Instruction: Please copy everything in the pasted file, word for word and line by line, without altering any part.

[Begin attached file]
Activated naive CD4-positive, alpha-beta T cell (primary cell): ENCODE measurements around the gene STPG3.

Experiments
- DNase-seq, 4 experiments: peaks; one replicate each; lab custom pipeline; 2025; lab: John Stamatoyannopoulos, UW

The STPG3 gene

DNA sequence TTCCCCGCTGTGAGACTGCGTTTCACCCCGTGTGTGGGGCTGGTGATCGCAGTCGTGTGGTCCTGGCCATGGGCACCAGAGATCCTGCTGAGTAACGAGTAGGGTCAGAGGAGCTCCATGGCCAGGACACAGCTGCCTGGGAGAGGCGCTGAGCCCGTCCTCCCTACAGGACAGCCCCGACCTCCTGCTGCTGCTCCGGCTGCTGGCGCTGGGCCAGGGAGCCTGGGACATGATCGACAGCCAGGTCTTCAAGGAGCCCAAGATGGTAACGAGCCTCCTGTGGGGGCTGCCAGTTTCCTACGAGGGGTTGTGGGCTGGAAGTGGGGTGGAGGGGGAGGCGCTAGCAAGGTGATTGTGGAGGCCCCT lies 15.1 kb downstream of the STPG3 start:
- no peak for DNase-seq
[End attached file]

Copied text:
Activated naive CD4-positive, alpha-beta T cell (primary cell): ENCODE measurements around the gene STPG3.

Experiments
- DNase-seq, 4 experiments: peaks; one replicate each; lab custom pipeline; 2025; lab: John Stamatoyannopoulos, UW

The STPG3 gene

DNA sequence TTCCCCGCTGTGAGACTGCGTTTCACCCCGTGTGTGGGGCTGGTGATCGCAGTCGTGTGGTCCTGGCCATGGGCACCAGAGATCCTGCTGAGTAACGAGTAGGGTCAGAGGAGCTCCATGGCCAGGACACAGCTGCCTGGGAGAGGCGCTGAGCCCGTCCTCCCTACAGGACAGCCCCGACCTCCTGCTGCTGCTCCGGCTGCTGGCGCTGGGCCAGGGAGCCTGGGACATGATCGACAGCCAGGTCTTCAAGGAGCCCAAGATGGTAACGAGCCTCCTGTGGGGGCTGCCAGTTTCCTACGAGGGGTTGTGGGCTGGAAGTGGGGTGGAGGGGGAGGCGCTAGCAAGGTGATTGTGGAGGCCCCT lies 15.1 kb downstream of the STPG3 start:
- no peak for DNase-seq